GLAM Jupyter Notebooks

We are pleased to introduce you to our collection of Jupyter Notebooks based on GLAM institutions. The International GLAM Labs community, the Open a GLAM Lab book and the labber Tim Sherratt with his GLAM Workbench have been a great inspiration for this project. Additional information about the webinar «Setting Up A GLAM Workbench In Your Library», organised by LIBER’s Digital Humanities Working Group, is provided here.

The notebooks are available in GitHub classified by type of project: images, Linked Open Data, and metadata and text. Additional notebooks provided by ONB Labs and developed by Stefan Karner, have been integrated into the collection.

They are also citable (in Zenodo) and have been assigned a DOI.

In order to launch the notebooks in the cloud, click on the Binder button. Each notebook is based on a dataset provided by a GLAM institution.

Have fun!

This notebook analyses ONB Labshistoric postcards and generates individual color swatches from the images available via IIIF. It’s based on a Jupyter Notebook by Laura Wrubel colour clustering images of the Library of Congress and hence a good example that openly licensed code helps your peers!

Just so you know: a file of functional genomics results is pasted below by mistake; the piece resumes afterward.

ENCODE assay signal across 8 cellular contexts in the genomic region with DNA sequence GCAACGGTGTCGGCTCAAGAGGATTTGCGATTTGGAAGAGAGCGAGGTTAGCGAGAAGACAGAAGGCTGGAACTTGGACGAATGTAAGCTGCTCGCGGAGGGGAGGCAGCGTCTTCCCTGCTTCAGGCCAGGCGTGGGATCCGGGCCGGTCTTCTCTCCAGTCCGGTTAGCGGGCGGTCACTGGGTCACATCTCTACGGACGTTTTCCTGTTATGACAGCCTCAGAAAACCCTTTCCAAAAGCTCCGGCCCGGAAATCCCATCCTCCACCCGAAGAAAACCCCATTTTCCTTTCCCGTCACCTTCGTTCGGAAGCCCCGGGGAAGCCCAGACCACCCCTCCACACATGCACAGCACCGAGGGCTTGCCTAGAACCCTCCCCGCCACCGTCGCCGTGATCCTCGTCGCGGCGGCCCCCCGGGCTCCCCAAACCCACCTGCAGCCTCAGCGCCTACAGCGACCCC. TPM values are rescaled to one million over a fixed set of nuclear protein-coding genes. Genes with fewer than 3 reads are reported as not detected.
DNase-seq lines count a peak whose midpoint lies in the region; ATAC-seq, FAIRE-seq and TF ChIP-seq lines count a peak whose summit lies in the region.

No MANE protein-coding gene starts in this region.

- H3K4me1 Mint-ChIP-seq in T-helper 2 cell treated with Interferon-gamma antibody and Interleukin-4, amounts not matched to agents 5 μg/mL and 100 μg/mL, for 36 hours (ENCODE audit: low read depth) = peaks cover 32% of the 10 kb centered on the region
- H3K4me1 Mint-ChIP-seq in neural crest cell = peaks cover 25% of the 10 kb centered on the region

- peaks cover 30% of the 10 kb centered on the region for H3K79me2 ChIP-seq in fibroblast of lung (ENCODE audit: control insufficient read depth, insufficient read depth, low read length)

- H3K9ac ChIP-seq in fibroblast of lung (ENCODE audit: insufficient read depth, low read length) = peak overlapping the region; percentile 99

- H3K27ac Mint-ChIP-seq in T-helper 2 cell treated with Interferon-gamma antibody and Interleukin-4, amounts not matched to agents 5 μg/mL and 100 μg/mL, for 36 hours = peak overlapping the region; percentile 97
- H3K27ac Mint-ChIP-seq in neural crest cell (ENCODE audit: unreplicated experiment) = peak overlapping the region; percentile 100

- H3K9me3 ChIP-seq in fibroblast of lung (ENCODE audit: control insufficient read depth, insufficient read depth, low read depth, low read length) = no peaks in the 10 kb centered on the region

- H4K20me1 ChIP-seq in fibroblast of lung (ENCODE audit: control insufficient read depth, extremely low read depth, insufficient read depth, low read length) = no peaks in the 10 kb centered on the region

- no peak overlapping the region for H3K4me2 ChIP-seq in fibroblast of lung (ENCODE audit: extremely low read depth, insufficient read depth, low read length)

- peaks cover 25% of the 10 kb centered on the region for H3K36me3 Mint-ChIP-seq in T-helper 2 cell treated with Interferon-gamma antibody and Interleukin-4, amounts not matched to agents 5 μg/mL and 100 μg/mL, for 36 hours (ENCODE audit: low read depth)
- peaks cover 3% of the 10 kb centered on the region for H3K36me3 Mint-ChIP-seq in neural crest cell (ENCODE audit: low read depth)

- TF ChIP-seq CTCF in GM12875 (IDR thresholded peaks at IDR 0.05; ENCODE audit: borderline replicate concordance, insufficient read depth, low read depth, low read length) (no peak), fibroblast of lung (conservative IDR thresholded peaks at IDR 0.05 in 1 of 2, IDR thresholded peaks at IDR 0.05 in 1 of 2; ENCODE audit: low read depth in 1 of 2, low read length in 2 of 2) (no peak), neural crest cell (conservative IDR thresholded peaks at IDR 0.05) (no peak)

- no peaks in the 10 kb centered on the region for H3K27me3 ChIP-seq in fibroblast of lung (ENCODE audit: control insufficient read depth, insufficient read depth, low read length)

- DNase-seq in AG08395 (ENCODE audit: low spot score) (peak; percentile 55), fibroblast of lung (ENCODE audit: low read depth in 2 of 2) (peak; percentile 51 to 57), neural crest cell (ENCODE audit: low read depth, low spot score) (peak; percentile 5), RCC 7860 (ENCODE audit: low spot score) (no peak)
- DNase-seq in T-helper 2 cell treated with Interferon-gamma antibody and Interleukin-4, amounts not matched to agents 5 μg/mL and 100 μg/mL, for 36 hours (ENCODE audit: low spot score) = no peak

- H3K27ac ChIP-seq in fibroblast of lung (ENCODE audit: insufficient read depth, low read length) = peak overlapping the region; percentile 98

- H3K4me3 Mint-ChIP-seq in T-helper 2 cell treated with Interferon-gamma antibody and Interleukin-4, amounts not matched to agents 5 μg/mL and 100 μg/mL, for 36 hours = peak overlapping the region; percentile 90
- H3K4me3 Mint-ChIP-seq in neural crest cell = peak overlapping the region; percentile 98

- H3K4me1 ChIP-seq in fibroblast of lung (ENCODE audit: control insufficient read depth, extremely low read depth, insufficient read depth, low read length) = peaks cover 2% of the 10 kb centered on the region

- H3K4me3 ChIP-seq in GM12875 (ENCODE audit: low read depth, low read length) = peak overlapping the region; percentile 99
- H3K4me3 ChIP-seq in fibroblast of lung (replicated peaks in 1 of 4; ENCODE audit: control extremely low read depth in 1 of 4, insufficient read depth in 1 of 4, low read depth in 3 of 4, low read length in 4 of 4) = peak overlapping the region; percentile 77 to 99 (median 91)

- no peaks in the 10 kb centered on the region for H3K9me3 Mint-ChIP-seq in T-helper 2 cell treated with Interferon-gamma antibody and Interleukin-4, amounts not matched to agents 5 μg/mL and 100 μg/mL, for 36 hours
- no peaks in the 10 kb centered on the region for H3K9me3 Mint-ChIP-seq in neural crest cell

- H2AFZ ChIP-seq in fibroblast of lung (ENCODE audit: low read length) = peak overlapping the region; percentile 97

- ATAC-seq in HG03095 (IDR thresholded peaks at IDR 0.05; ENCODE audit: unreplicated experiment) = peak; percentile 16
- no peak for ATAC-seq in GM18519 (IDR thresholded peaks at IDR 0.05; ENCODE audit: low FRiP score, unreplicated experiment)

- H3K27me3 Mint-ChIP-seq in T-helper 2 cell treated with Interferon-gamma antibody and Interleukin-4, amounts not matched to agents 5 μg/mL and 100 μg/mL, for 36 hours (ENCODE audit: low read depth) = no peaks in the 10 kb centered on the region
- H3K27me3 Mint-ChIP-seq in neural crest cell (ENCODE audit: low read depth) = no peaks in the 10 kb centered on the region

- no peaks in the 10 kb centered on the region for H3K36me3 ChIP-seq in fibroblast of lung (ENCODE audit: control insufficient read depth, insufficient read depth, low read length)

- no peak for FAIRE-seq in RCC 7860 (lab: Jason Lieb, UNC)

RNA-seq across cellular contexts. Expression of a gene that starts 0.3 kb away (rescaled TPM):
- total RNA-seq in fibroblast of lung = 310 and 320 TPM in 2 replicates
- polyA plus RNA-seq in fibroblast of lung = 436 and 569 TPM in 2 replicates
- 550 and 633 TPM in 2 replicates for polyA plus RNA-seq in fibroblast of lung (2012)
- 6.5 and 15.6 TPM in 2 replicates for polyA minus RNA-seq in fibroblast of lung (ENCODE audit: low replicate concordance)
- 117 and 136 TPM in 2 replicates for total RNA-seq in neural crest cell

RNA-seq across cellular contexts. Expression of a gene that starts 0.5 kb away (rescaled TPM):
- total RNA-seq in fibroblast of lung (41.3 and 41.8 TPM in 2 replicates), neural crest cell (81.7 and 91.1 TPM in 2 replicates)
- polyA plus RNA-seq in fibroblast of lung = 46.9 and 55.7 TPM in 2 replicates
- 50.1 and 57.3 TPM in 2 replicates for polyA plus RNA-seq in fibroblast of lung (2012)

This notebook filters the ONB Labshistoric postcards for landscapes with mountains. Check it out and find out what other interesting information hides in the library’s metadata.

This notebook extracts a dataset as a CSV file from a digital collection described using marc xml files. It uses a dataset from the Moving Image Archive catalogue.

This notebook retrieves the covers to create a composite image from the Linked Open Data repository

This notebook uses the British National Bibliography Linked Data Platform to retrieve places of publication and create a map based on GeoNames and Wikidata.

This notebook shows how to exploit the editions of les fleurs du mal de baudelaire using network graphs from

This notebook introduces how to explore Smithsonian Open Access to apply computer vision methods in face detection.


This notebook extracts a dataset from the Europeana IIIF APIs. It performs an automatic search, retrieving the manifests from the IIIF server to create a dataset with the metadata as a CSV file.

This notebook extracts a dataset as a CSV file based on la Russie illustrée which is a periodical with 15 volumes and 748 issues. The digital content can be retrieved UGent libraries.

This notebook is an example of Topic Modeling based on Digitised Volumes of theatrical English, Scottish, and Irish playbills between 1600 – 1902 from

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